The Largest Exhibition of Twenty-First Century Southern Photography

Southbound: Photographs of and about the New South opens October 19 and runs through March 2, 2019, at the Halsey Institute of Contemporary Art at the College of Charleston. Together, the 220 photos included in the exhibition tell a story of the twenty-first century South through the lens of fifty-six photographers.
Click through for a sneak peek at the exhibit here.
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Calling the Dogs, 2012

Photograph by Matt Eich

From The Invisible Yoke, Vol. IV: We, the Free series Greensboro, Alabama

This image of a pre-hunt gathering of hounds by the Virginia photographer Matt Eich represents a “holdover of previous ways of being,” Mark Long says. “It’s that juxtaposition of old and new, which drives my sense of the South, that’s encoded in this image.” Eich’s work can be found in the New York Public Library’s collection, among others.

photo: Matt Eich

Horse Tomatoes, 2003

Photograph by Langdon Clay

From the Horse series
Sumner, Mississippi

“It’s the elements here at play one with the other that’s so compelling,” says Long of this photo of a New York Times section featuring a Confederate statue lining a basket of tomatoes. The work of Langdon Clay, a New York native and longtime Mississippi resident, can be found in such collections as the Metropolitan Museum of Art’s.

Girl Dancing, 2010

Photograph by Magdalena Solé

From The Delta: A Journey through  the Deep South series Greenwood, Mississippi

The Delta is heavily represented in Southbound, Long says, calling it a “magnetic place” for photographers. In addition to the Spanish-born Solé, artists such as Brandon Thibodeaux, Maude Schuyler Clay, Will Jacks, Thomas Rankin, and Kathleen Robbins have work included from that Mississippi region.

Willie King at Betty’s Place, 2000

Photograph by Bill Steber

From the Stones in My Pathway: Photographs of Mississippi Blues Culture series
Prairie Point, Mississippi

The Tennessee native Bill Steber, who has documented the Mississippi blues culture for two decades, is a musician himself, and friends with the Betty’s Place crowd, affording him “privileged access,” Mark Sloan says, to moments such as this. “You can almost smell the air and feel the energy in that room.”

Homecoming, Selma, Alabama, 2009

Photograph by Jerry Siegel

From the Black Belt Color series
Selma, Alabama

Jerry Siegel, who grew up in the region of Alabama known as the Black Belt, captures here not only anachronistic finery juxtaposed with the Southern football tradition but also the historical freight both carry. “You can read almost as much into this as you want to,” Long says. “The meaning of these images comes in that space created between the photographer looking, the image itself, and our looking.”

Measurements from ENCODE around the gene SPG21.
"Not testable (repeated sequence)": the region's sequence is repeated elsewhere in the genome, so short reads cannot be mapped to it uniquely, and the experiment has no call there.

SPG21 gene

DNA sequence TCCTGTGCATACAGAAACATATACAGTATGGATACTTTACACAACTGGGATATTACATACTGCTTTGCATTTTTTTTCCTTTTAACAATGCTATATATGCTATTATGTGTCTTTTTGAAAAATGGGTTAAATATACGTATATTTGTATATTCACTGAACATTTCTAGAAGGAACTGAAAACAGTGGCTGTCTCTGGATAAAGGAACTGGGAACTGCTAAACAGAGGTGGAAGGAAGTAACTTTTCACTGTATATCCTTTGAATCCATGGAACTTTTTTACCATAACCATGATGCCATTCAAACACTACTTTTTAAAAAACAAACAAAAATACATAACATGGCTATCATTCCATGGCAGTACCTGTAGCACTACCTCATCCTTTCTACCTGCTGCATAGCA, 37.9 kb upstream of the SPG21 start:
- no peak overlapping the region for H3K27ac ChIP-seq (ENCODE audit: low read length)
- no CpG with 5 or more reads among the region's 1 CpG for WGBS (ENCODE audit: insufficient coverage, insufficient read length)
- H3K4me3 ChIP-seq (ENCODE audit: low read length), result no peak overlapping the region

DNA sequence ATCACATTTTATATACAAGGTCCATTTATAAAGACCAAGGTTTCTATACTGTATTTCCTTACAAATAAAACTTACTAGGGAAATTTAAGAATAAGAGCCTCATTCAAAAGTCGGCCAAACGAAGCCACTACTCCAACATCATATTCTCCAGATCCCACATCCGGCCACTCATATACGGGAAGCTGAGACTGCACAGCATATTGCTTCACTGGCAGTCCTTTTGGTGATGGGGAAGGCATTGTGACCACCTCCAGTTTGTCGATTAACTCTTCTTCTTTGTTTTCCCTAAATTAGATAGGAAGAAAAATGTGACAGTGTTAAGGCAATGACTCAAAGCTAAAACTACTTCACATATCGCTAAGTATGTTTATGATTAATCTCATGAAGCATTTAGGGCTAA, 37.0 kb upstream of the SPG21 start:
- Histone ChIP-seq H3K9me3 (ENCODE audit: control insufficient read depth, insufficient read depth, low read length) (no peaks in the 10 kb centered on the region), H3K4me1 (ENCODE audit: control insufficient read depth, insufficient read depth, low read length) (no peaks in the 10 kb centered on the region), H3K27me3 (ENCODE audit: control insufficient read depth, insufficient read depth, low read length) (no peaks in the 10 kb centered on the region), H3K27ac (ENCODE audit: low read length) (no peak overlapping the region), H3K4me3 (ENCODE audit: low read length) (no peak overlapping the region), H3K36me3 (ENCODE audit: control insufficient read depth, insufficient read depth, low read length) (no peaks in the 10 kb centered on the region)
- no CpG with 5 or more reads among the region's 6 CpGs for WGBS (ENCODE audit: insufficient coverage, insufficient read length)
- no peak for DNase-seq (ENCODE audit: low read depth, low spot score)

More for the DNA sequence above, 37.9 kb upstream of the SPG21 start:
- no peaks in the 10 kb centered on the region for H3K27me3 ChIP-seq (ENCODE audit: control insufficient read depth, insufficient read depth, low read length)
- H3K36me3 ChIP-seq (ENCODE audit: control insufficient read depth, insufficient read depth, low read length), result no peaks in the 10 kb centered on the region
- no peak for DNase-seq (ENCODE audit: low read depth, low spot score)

Four on a Bike, Piety Street, 2010

Photograph by Kevin Kline

From the Someday You Will Be a Memory series
New Orleans, Louisiana

Kevin Kline has photographed his neighborhood, New Orleans’ Bywater, for decades—he lives in the home in the background. He most likely captured this image after stepping out of Frady’s, Sloan says, the corner store across the street. The photo, Long says, speaks to the “pandemonium of childhood.”

photo: Kevin Kline

Finger-Lickin’ Good, 2007

Photograph by Susana Raab

From the Consumed: Fast Food in the United States series
London, Kentucky

Susana Raab, who lives in Washington, D.C.,  snapped this photograph during the Colonel Sanders look-alike contest at the annual World Chicken Festival. “It’s almost like seeing three Santa Clauses,” Sloan says. John T. Edge, who wrote an essay about “cloaking and costuming” in the South to accompany this shot for the catalogue, reminds viewers that “Sanders pivoted from selling gasoline and fried chicken to selling conceits rooted in antebellum fantasies.”

photo: Susan Raab

Wedding Silver, 2010

Photograph by McNair Evans

From the Confessions for a Son series
Laurinburg, North Carolina

San Francisco resident McNair Evans photographed this series while back home in North Carolina shuttering his childhood home after his father’s death, as a way to come to terms with his grief, as well as to reassess his family history. The pieces evoke a “sense of holding on to the way things were,” Long says, “once upon a time.”

Eliza’s Birthday Party, 2004

Photograph by Alex Harris

From the Family series
Durham, North Carolina

The Baptism, 1986, Circa 2010

Photograph by Chandra McCormick

From the River Roads series
Zion Traveler’s Baptist Church, Phoenix, Louisiana

Oil Spill #122010

Photograph by
Daniel Beltrá

From the Spill series
Gulf of Mexico

Alligator Alley, Oregon Road, 2009

Photograph by Eliot Dudik

From the Road Ends in Water series
Colleton County, South Carolina

Dorothy’s Ruby Slippers, Lehi, Arkansas, 2010

Photograph by Eugene Richards

From the Red Ball of a Sun Slipping Down series
Lehi, Arkansas

Paved Dirt, Lumpkin, Georgia, 2015

Photograph by Jessica Ingram

From the Love Rich Land series
Lumpkin, Georgia


Photograph by Kathleen Robbins

From the Into the Flatland series
Tallahatchie County, Mississippi


The Greatest Show on Earth, Parking Lot, Georgia, 2008

Photograph by Kyle Ford

From the Second Nature series
Atlanta, Georgia

Winder, Georgia, 2009

Photograph by Anderson Scott

Winder, Georgia

Island Road, 2010

Photograph by Stacy Kranitz

From The Island series
Isle de Jean Charles, Louisiana

New Orleans, Louisiana, 2014

Photograph by Tammy Mercure

From the Saints series
New Orleans, Louisiana

Catfish, 2004

Photograph by Thomas Rankin

Bee Lake, Holmes County, Mississippi